How do project managers adjust to cyclical and not-so-cyclical sea changes?  First, it is essential to keep project management skills current.  Some long-time project managers in transition have used their newfound free time to earn a CAPM®, PMP®, or other certification.  Those who are already certified pursue Professional Development Units (PDUs) to keep their certification up-to-date.  PDUs can be earned through various means – extra training/classes, creating project management-related content, working as a practitioner, and volunteering. 


    The Oil & Gas industry spans many disciplines, from engineering, finance, and support (administrative, sales, and IT) to business development.  It’s axiomatic that every single role in the industry carries with it some degree of business development, but true business development is its own science, with a dollop of art thrown in for good measure.  Covering sales, accounting, data analysis, risk management, bidding, and contract negotiation, business development is fertile ground for engineering-based project managers to round out their experience and increase their marketability and value to potential employers.  Displaced project managers are finding that sales and marketing roles – even in unrelated industries – are adding depth to their resumes.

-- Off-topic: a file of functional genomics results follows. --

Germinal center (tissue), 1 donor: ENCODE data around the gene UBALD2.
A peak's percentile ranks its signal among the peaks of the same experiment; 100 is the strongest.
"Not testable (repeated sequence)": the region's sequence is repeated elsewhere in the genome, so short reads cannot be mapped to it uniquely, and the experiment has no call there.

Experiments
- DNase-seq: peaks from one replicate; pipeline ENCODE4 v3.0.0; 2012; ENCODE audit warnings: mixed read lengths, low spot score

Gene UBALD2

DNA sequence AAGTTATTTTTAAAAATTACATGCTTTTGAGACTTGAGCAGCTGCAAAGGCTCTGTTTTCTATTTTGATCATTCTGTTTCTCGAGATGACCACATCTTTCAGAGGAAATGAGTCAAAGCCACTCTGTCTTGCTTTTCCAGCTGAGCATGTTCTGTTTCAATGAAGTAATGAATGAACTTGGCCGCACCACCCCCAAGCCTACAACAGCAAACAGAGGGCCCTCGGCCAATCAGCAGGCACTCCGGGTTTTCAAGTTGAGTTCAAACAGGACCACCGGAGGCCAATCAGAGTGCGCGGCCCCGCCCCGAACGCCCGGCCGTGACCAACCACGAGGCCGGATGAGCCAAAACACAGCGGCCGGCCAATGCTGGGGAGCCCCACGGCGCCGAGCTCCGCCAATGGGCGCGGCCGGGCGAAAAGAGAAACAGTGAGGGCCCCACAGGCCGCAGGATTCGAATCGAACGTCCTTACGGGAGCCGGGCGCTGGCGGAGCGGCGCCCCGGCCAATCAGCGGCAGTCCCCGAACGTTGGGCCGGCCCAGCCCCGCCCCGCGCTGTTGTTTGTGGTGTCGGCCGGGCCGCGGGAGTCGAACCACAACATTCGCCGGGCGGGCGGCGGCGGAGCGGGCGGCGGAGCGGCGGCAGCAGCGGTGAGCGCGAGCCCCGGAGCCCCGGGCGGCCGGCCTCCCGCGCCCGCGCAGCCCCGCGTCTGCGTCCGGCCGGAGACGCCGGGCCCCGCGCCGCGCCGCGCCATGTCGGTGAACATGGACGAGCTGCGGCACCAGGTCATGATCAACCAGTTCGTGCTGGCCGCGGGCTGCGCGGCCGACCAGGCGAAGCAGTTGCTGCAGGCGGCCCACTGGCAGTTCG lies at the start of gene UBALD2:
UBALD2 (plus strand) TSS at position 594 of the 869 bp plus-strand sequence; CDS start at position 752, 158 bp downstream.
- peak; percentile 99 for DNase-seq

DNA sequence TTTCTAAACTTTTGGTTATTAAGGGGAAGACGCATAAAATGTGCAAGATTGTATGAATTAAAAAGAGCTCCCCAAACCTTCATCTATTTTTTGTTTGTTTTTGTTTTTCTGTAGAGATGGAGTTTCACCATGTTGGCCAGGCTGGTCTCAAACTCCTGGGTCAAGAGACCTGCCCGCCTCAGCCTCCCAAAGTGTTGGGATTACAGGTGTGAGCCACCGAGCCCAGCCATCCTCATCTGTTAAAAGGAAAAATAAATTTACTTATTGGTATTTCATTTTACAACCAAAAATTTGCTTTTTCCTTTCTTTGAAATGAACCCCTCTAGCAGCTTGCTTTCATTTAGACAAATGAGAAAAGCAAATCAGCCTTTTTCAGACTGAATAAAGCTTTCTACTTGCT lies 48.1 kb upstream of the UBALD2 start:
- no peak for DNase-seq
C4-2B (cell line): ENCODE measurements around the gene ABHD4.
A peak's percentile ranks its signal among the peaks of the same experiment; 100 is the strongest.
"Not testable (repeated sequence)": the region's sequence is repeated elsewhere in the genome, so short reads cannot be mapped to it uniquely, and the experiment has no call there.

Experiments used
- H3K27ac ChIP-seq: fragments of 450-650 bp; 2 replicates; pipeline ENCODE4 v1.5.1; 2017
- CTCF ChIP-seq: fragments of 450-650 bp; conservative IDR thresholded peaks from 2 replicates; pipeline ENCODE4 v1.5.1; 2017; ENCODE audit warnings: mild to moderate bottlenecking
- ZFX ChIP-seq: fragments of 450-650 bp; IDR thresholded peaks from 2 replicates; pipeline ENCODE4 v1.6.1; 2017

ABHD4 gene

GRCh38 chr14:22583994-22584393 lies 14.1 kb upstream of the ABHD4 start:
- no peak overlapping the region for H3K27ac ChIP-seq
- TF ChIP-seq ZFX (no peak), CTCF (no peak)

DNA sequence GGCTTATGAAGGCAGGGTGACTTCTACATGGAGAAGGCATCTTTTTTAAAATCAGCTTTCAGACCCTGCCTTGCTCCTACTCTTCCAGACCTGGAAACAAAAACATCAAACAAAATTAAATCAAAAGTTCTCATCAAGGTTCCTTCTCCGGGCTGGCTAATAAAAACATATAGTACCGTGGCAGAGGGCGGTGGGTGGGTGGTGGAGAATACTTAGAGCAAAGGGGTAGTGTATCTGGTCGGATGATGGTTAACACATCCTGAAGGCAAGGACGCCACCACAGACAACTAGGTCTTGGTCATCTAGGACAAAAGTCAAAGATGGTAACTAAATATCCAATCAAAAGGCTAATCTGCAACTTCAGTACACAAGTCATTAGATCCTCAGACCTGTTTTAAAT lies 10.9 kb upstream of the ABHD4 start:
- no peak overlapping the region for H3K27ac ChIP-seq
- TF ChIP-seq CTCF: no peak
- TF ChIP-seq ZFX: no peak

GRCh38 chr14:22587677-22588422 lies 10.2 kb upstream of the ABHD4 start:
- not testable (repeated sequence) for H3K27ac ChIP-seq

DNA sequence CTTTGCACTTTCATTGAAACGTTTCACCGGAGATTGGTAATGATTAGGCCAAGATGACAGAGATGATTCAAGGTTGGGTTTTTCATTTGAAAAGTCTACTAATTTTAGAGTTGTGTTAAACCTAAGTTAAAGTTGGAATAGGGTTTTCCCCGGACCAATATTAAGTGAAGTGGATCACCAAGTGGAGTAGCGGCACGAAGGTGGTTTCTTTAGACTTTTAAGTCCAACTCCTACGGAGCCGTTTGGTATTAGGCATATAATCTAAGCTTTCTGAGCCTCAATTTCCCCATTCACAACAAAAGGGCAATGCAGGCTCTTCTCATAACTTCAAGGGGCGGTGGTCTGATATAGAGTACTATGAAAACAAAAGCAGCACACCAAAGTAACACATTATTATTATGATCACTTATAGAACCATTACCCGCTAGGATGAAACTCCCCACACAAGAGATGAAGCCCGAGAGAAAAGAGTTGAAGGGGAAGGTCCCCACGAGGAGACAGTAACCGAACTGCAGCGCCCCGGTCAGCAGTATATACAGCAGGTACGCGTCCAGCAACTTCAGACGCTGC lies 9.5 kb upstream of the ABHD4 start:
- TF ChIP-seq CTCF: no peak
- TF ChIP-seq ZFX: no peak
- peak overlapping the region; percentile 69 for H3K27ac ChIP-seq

An organization in Houston called “Pay-it-Forward Networking Programs” is helping many people by offering training seminars and workshops in various areas for Oil & Gas professionals in transition.  Many of these classes are engineering-related, giving project managers the opportunity to increase their understanding of reservoir, drilling, and completion engineering.  Members who have specialized in well construction are even reaching further afield to learn about seismic and production technologies.  In addition, pursuits like small business startup and grant-writing are also covered.


    Providing services pro bono offers many project management professionals an opportunity to acquire new skills while making a positive impact in their community.  The Pay-it-Forward Networking group mentioned previously is a great example.  Leadership is comprised solely of volunteers, who say it is a satisfying and rewarding experience.  They are gaining valuable insights while helping their fellow members-in-transition.  Other volunteer opportunities with charities and non-profits await.  Often, such an opportunity can lead to a paid position or pursuit of a new passion.  What a great way to embark on a new life!


    Even as the Oil & Gas market in Houston begins its slow march toward recovery, the same qualities that make project managers resilient and adaptable in projects allow them to reach outside their comfort zones in search of new markets and industries to conquer.  And as they’ve learned to do in projects they’ve worked on, they learn to learn.